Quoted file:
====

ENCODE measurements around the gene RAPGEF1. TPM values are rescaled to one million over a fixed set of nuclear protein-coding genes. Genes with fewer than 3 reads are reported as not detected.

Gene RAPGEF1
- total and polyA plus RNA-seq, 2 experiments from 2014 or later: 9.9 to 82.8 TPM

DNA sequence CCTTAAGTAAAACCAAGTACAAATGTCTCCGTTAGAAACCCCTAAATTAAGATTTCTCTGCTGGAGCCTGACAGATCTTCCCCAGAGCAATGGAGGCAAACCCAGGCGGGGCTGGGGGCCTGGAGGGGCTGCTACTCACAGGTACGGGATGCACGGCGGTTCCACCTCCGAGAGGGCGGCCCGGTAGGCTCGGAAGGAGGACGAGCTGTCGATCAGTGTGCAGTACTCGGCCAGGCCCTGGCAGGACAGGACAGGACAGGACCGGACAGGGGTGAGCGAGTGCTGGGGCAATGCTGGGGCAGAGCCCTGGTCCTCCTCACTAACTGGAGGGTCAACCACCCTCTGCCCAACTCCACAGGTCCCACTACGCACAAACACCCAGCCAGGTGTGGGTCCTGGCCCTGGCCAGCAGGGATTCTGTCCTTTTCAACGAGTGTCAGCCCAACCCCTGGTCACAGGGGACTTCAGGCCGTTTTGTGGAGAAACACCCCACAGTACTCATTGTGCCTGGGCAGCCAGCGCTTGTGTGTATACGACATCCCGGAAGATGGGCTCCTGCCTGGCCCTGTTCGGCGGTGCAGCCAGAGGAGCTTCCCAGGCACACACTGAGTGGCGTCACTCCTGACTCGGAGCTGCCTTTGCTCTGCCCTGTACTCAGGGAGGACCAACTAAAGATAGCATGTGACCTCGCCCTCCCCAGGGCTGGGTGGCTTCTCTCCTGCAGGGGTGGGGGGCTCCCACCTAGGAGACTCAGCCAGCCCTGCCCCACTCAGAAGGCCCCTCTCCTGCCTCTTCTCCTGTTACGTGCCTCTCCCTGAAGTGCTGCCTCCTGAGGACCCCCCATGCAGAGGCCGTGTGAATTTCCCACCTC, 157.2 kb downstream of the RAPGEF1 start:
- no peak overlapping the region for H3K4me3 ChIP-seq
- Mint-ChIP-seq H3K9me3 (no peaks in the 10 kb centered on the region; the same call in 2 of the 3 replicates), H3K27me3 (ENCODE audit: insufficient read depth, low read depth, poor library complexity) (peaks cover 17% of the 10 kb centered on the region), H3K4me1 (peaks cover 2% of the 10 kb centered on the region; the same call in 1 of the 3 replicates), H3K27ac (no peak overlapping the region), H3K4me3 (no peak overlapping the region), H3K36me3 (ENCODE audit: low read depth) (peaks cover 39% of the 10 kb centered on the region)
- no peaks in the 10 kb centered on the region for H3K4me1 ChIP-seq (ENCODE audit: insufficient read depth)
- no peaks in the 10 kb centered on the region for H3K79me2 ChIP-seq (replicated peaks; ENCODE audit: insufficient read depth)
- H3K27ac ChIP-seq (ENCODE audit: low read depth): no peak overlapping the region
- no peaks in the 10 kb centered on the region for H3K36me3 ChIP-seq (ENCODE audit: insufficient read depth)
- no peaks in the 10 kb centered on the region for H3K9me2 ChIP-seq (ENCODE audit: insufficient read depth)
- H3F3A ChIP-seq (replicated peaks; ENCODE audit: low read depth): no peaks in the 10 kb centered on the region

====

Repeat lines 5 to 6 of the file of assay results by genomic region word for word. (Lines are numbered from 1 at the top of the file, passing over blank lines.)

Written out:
- no peak overlapping the region for H3K4me3 ChIP-seq
- Mint-ChIP-seq H3K9me3 (no peaks in the 10 kb centered on the region; the same call in 2 of the 3 replicates), H3K27me3 (ENCODE audit: insufficient read depth, low read depth, poor library complexity) (peaks cover 17% of the 10 kb centered on the region), H3K4me1 (peaks cover 2% of the 10 kb centered on the region; the same call in 1 of the 3 replicates), H3K27ac (no peak overlapping the region), H3K4me3 (no peak overlapping the region), H3K36me3 (ENCODE audit: low read depth) (peaks cover 39% of the 10 kb centered on the region)